You slave away developing content to market your brand or drive sales only to find by the end of the week that the only individuals who consumed it are your mom and your dog, who devoured the printouts you left on the floor.
Skip Besthoff, CEO of InboundWriter, an application that optimizes content marketing, says that 20% of content typically drives 80% of traffic. He points out an example from a client he’s working with: “For this really large site with 85,767 pieces of content, .5% drives 34% of traffic,” he says. “The top 1% of content drives 43% of organic traffic.
To put it in the parlance of a losing football team: When it comes to content, marketers leave a lot on the field.
Another example: A writer “with a decent Klout score” wrote something that spiked, then immediately flatlined.
“We view this as a problem,” Besthoff says. “If you’re a publisher and you put a lot of effort into content and you drive 6,000 visits, that’s worth around $30. So most people are losing money.”
Marketers may be pressured by their penny-pinching higher-ups to measure the results of a piece of content—tracking it over the numerous channels on which it’s published and republished. But how do they know, before they invest time and energy into the creative process, whether that content will be successful in the first place?
Besthoff says it’s a matter of knowing what else is out there, how your content stacks up from an SEO perspective and in terms of the competition (not coincidentally, InboundWriter is releasing a solution today that does precisely that). In other words, it’s about finding the term that’s most popular and positioning the piece advantageously against competitors.
Consider an article about, say, student loan relief. I watch as Besthoff plugs the term into his solution, which uses natural language processing to scan the Web and pull about 500 pieces of content—as well as the writers or businesses that authored the content. Other, seemingly synonymous terms like “student debt relief,” Besthoff finds, are by comparison less heavily searched for. In other words, there’s a reason “student loan relief” is such a competitive term from an SEO standpoint.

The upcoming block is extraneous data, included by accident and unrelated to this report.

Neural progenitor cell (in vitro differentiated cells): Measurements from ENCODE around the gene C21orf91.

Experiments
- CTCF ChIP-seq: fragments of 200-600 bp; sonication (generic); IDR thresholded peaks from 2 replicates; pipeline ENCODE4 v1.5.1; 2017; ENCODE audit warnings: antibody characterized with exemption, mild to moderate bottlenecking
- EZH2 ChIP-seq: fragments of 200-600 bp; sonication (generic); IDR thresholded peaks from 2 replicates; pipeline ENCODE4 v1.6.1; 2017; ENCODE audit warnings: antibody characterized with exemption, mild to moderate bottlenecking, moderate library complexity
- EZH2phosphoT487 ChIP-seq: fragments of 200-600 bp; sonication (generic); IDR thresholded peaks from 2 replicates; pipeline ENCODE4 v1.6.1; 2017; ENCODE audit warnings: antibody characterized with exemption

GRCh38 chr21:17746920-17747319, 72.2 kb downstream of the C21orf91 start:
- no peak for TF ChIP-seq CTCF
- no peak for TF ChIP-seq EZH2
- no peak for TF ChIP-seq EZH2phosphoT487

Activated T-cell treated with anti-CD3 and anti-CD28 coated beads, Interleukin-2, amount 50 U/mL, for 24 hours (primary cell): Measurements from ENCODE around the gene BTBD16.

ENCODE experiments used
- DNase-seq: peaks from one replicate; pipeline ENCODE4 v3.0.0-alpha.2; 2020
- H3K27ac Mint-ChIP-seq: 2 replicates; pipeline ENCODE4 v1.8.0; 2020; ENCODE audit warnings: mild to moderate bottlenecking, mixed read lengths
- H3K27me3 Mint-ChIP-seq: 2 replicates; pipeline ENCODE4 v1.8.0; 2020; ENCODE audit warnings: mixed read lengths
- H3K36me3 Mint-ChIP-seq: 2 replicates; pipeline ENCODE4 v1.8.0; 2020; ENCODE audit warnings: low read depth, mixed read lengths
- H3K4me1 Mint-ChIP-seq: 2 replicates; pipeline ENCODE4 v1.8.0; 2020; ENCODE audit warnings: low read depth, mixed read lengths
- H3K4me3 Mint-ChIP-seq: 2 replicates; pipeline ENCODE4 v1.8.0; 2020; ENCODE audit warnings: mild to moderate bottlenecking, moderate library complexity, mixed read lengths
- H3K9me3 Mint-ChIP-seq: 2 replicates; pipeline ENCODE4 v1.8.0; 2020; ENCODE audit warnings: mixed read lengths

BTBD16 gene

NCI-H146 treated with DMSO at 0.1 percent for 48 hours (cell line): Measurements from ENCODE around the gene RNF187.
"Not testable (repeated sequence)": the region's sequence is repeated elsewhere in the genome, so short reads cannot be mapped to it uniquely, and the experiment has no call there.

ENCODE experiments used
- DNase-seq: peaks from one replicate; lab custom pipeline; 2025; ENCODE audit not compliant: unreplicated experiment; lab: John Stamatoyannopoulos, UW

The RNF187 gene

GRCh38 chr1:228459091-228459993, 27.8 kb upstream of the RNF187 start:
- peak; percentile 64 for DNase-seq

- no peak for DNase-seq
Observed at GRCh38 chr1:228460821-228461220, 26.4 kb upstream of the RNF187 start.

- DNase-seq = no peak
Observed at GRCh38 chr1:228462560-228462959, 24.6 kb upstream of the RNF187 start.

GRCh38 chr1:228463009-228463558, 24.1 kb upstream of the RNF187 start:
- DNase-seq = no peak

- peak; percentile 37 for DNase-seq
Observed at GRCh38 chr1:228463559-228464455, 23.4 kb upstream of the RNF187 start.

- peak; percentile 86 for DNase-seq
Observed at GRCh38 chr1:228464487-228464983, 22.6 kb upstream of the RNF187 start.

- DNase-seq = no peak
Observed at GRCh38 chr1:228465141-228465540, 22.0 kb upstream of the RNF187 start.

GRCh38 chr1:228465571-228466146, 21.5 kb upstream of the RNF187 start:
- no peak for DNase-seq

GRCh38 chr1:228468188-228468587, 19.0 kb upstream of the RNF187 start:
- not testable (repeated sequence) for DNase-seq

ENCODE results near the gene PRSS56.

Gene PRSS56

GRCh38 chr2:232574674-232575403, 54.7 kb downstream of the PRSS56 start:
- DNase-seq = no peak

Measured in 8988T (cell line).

There are other factors, Besthoff says, that affect the tendency for content to surface. Being associated with a heavily trafficked site (like Citibank, to pick a hypothetical) will naturally increase the chances of content to be found, even if it’s reliant on highly competitive search terms.
For marketers who aren’t associated with the top sites in their respective industry, finding the right search term—and consequently the right topic—is a matter of drilling into a level of specificity. Take “back-country skiing,” another term Besthoff sampled and found both highly popular and, consequently, competitive.
Better terms? According to InboundWriter’s solution, something that zeroed in on a specific back-country destinations like Whiteface Mountain or Lake Placid. Ultimately, it’s a matter of finding the right topics before investing the time and energy into developing content around it.